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Economic Development: Public—Private Partnerships 

As racial tensions continue to divide the public sector and slow the city's recovery, the private sector once again has stepped forward to lead. A biracial coalition of business and civic leaders has united behind the idea of a multi-tiered, public-private partnership (PPP) for economic development.

  It couldn't come at a better time.

  The idea of a PPP for economic development was first broached by a group called the Horizon Initiative. The group was advised by the International Economic Development Council (IEDC), which is widely considered the leading expert on such matters. Despite those credentials, the idea has not been an easy sell in New Orleans, where everything is viewed through a racial prism.

  Mayor Ray Nagin praised the PPP in his state of the city address last year, promising to put up $2 million a year for three years — to be matched by a smaller but increasing annual ante from the private sector — but the concept stalled afterward. The mayor pledged to get the money from the city's economic development fund, which for years had been divvied up by a gallimaufry of politically connected nonprofits.

  Nagin's support was music to the ears of big business types, but behind the scenes there was considerable opposition from some segments of the black community, particularly those who had benefited from City Hall's "business as usual" approach to economic development. At the same time, there were legitimate concerns that a "top-down" approach would never get very far down from the top rungs of the economic ladder.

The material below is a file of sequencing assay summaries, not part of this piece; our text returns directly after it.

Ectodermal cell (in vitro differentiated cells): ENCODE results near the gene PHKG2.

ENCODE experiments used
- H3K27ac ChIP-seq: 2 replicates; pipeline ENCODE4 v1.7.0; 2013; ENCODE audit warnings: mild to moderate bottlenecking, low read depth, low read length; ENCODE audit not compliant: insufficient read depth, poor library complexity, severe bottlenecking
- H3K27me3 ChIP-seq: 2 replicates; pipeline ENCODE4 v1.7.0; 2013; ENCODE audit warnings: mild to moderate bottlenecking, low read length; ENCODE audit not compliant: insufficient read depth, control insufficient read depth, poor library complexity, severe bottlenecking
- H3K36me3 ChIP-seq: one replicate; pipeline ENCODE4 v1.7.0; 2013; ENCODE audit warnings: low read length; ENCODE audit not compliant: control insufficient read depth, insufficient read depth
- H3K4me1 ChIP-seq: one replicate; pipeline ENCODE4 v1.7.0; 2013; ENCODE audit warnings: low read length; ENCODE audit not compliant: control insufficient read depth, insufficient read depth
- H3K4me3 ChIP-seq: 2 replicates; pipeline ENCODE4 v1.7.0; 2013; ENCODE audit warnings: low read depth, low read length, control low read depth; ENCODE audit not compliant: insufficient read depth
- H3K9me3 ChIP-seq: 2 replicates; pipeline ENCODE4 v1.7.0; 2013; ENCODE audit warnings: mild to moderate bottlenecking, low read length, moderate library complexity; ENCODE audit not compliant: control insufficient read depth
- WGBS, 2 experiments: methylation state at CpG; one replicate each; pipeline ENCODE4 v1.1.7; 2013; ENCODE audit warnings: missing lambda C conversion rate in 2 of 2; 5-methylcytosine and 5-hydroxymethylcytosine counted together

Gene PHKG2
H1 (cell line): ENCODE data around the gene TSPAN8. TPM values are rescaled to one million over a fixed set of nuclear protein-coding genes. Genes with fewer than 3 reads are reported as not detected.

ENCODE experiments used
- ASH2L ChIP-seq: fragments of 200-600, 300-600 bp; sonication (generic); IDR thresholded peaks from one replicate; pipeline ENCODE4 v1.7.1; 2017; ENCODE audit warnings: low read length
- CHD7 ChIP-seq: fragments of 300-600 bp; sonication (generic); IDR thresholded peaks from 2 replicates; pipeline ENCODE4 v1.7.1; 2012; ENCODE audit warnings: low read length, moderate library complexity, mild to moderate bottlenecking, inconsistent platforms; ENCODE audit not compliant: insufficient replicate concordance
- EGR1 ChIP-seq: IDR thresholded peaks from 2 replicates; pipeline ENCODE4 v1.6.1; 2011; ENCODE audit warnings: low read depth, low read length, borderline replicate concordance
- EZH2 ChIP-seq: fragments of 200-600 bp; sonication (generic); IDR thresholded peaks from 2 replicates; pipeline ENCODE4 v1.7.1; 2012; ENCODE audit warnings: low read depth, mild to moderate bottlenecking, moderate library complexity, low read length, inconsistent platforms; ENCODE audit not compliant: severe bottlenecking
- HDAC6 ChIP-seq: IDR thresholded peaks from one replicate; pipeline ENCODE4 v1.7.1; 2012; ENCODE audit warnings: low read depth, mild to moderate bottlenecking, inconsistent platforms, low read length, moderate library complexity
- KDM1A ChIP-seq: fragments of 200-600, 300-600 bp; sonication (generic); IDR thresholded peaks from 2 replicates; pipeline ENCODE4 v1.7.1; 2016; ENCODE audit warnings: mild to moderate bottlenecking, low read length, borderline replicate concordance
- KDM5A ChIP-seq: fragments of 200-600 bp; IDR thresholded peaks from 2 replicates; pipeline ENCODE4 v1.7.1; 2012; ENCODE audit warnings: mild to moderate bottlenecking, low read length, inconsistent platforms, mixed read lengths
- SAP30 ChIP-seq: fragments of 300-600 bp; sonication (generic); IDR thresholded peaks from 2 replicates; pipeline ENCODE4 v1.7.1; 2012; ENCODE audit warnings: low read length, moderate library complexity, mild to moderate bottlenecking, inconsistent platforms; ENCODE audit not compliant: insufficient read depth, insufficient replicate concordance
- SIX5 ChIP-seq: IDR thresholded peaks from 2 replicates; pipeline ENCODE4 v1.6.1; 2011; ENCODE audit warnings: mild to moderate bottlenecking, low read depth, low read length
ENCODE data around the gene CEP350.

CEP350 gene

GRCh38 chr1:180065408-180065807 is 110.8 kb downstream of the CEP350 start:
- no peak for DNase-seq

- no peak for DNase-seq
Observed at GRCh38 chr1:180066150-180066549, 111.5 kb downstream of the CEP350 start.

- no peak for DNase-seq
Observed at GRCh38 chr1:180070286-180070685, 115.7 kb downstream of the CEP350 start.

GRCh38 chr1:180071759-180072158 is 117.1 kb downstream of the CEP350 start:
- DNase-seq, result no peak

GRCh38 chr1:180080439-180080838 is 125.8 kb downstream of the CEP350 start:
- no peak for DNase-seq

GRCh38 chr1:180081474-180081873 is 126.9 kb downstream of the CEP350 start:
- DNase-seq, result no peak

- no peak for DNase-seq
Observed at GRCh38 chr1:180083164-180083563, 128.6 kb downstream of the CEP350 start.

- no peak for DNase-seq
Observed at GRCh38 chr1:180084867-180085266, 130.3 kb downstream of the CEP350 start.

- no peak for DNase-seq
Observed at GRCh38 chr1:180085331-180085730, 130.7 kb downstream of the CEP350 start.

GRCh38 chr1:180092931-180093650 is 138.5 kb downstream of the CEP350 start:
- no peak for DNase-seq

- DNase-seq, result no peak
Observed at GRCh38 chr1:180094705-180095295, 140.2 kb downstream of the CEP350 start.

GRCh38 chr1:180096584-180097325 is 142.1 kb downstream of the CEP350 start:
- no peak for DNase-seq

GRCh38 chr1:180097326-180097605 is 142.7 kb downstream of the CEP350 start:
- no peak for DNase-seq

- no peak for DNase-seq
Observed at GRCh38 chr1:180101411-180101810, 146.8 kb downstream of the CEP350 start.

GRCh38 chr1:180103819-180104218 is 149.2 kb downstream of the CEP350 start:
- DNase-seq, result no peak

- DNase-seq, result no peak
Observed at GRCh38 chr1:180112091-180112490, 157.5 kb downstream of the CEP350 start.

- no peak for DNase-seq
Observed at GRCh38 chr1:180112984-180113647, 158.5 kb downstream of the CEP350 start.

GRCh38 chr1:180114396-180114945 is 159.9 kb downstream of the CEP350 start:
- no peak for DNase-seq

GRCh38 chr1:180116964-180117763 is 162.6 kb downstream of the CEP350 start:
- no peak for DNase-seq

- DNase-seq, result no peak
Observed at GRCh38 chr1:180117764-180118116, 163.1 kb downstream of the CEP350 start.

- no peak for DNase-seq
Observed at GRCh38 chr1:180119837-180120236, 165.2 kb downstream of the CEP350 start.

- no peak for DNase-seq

That's where the biracial coalition stepped in, creating a new model that combines the two concepts but raises the bar for each. The new model calls for $400,000 from the business community in the first year, $600,000 the second year and $1,000,000 the third year. This week, the Horizon Initiative will announce it has reached its initial fundraising goal. That money will match the $2 million promised by the mayor — if he keeps his promise.

  At the same time, the Economic Development Advisory Council (EDAC), which recommends ways for the City Council and the mayor to spend the city's economic development fund, has suggested another PPP aimed at helping small businesses that typically don't qualify for traditional top-down economic development programs. This partnership would have the city putting another $750,000 into an existing local, nonprofit "community development financial institution" (CDFI), which would put up an equal amount of its own money. The combined $1.5 million would then be used to help small businesses get off the ground or grow. Local nonprofit CDFIs will compete to become the city's partner, and as a lender, the winner will be regulated by the U.S. Treasury Department.

  The new model thus represents a holistic approach to economic development, one that is both top-down and bottom-up.

  "We wanted to make sure that the economic development fund is leveraged on both ends of the economic development spectrum," says EDAC chair Judith Dangerfield. "That's why there's going to be a private-sector match for both the PPP and the CDFI."

  Getting to this point has taken "a committed group of volunteers" from the business community — the Horizon Initiative, the Chamber, the Black Chamber, the Hispanic Chamber, the Asian Chamber, the Board of Trade and the Business Council — says Horizon Initiative vice chair Virginia Miller. "Each of these volunteers has nothing to gain beyond success for our city. ... Economic success sees no color."

  Now it's up to the mayor and the council. In addition to Nagin's initial support, Councilmen Arnie Fielkow and James Carter also have been big proponents of the partnerships. Now it's their turn to step up.

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